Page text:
The Be'er Mayim Chayim

"The Well of Living Waters"

by Chana Katz


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"Without Shabbat, what is life, other than an unrelenting, pressured, struggle? The Shabbos is so important, that the sages say if all the Jews would observe just two Shabboses, the Redemption would come." -- Rabbi Chaim Tirar of Tchernovitz (1760 -- 1817).

Rabbi Chaim's love of the Sabbath was so extraordinary that on the red-arrowed-marker pointing to his gravesite in Tsfat's famous ancient cemetery, he is referred not only by his most famous work -- the Be'er Mayim Chayim, a deep commentary on the Chumash, but by another illustrious work, Siduro Shel Shabbat, which provides much inspiration and understanding of the holy Seventh Day.

It wasn't easy to turn Rabbi Chaim down when he explained both the beauty and importance of keeping Shabbos. In fact, it wasn't easy for a Jew in the northern Moldovian city of Tchernovitz during the late 19th century, to turn down any request made by Rabbi Chaim.

Brilliance in Torah, warmth of Chasidus and a big dose of personal charisma helped Rabbi Chaim Tirar -- "the Tchernovitzer" -- influence both peasant and nobility during the 18 years he served as the Jewish community's first head rabbi.. During that time he waged a fierce battle against the registration of Jewish children in German public schools, as was demanded by the ruling Austrian emperor.

Rabbi Chaim was a leading disciple of the Maggid of Mezritch and of Rabbi Yechiel Michel of Zlotchov. Over the years, he developed many disciples of his own, and some of them also traveled with him to Tsfat and are buried alongside him. Only some are mentioned by name (see story #246).

When he left his post in 1807, a suitable replacement wasn't found until 1833.

In 1813 Rabbi Chaim emigrated to the land of Israel and lived his last years in the holy city of Tsfat. He passed away in 1817 on the third day of Chanukah.

Others may have stayed in Tchernovitz, but probably never forgot their encounter with Rabbi Chaim -- even if they didn't always give a full commitment right away.

Once, in a heart to heart talk with a simple peasant, Rabbi Chaim had given it his best shot...

"All week you work with your animals, planting, plowing doing backbreaking labor. But on the holy Shabbat you receive a second soul, a pure soul which enables you to experience a complete rest from the mundane...On the holy Shabbat, every Jew becomes a king, the son of the King of Kings."

Hearing Rabbi Chaim's straightforward but bejeweled words, the peasant started crying and promised to start to keep the Sabbath, but begged to receive exception to work during the plowing and harvesting season as times were very difficult.

No, Rabbi Chaim told him firmly but caringly. And he explained. "The Shabbat laws were given at Mara, (a place of bitter waters), to teach that even when things seem so difficult and keeping Shabbos an impossibility, a Jew must overcome the obstacles and keep it anyway.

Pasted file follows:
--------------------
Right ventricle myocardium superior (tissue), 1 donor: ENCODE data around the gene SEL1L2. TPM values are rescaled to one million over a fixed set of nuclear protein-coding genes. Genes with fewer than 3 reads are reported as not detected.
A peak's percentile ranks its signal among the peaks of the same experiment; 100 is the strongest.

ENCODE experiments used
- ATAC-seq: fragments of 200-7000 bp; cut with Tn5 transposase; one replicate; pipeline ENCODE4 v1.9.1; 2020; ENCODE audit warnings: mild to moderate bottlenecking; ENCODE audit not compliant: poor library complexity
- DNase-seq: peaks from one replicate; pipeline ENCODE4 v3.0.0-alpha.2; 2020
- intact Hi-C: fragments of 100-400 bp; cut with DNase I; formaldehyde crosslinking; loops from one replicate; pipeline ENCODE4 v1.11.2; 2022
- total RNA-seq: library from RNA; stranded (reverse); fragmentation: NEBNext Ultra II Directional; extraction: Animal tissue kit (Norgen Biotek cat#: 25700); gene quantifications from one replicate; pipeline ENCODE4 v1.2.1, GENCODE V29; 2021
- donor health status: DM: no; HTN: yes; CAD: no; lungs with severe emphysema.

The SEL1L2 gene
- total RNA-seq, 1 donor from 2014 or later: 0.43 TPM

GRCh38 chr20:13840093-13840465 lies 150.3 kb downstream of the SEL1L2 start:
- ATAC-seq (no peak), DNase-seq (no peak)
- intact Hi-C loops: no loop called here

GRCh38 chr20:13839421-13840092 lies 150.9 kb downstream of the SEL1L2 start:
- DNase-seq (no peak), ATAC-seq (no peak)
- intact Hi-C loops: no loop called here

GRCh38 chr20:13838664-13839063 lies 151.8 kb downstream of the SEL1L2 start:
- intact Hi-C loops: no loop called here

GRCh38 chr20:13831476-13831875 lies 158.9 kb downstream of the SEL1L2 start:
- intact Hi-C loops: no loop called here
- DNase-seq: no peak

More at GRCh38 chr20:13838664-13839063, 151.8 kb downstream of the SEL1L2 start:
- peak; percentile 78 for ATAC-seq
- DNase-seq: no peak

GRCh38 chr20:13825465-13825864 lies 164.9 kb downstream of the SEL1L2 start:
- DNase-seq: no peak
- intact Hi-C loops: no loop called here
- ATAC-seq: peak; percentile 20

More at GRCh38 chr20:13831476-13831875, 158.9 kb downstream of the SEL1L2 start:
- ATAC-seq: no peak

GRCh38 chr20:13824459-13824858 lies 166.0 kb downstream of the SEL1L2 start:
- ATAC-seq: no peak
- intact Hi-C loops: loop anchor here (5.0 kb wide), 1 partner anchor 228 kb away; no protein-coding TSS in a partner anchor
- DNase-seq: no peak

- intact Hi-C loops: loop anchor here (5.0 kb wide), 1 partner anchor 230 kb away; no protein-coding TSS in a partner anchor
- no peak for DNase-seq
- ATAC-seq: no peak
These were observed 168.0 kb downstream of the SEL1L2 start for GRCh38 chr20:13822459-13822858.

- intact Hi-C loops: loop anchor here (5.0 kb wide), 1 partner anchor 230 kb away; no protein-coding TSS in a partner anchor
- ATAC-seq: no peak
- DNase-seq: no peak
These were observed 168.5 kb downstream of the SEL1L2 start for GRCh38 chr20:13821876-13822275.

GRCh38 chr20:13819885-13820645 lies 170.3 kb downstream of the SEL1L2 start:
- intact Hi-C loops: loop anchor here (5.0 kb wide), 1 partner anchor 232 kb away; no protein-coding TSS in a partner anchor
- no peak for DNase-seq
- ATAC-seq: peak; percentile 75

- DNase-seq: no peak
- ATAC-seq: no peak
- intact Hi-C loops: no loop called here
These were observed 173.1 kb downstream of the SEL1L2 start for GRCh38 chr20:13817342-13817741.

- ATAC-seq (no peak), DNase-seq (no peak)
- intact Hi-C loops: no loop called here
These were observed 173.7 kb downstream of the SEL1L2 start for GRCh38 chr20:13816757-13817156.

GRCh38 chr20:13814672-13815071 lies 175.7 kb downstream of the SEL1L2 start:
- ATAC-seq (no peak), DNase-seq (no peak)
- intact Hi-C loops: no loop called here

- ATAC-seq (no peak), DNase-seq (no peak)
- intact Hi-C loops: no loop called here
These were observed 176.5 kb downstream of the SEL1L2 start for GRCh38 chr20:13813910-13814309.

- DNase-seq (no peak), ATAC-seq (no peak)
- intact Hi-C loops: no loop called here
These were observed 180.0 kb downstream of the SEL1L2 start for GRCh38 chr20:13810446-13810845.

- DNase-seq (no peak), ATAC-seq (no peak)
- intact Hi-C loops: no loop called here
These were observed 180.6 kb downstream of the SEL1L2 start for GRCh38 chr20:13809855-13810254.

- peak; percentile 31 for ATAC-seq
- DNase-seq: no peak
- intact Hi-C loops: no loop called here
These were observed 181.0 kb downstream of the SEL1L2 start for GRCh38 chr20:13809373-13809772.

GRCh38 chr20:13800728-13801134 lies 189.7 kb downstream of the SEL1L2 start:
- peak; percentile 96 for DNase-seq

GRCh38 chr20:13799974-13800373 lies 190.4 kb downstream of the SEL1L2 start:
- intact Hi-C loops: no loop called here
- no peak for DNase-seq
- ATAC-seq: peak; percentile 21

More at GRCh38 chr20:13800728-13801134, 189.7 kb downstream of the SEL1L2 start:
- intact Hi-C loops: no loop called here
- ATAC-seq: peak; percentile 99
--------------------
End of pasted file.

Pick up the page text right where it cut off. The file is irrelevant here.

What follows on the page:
"And when he does," assured Rabbi Chaim, "the Master of the Universe will see to it that the bitter waters become sweet to him."

Crouching for the Cave Experience

To get to the burial cave of the "Be'er Mayim Chayim" the quickest route may be from the bottom of the "new" cemetery and wind one's way up the hill toward the ancient cemetery. Then again, if one starts at the top of the hill, the path to Rabbi Chaim passes directly by perhaps the most famous dweller of the lot, the holy Ari -- Rabbi Issac Luria.

To get to the starting point from the top of the mountain leading to the old cemetery, take HaAri Street from Ascent to as far as the road goes (which is right by the Ari Sephardic synagogue and leads to the Ari's mikveh). A platform built in recent years to accompany the large volume of visitors, leads directly to the Ari's kever. From the Ari, the same platform winds to the left and a towering tree, which hovers above the grave of Rabbi Yosef Karo, whose famous Code of Jewish Law, the Shulchan Aruch, is still studied today.

From the Beit Yosef, take six more steps down the platform and make a sharp left, where a sign in Hebrew points to "the Be'er Mayim Chayim and Sidoro Shel Shabbat -- Rabbi Chaim bar Shlomo." (Continuing just a few steps down is the burial cave of illustrious Torah commentator, Rav Moshe Alshich).

If you're not too keen on reading the signs in Hebrew, don't worry. There is almost always a knowledgeable visitor who passes through the ancient cemetery all hours of the day and night.

The entrance to the cave is only small enough for a little child to enter, making it necessary for one to bend down until passing several feet into the cave. It's strikingly quiet in there, the only exception being an occasional buzz of a fly or some birds singing outside. It's also pretty dark, except for a foot-high glass jar filled with enough oil and a burning wick to provide light for probably several months if not a year. But in the heat of the day, the cool shade provided by the cave is most comforting.

Other than some books of Psalms and other holy works. . . there's not much else that stands between the visitor and the souls of Rabbi Chaim and his disciples.

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[Chana Katz, a former South FLorida journalist, lives in Tsfat. Her articles on life in Israel have reached publications throughout the world.]

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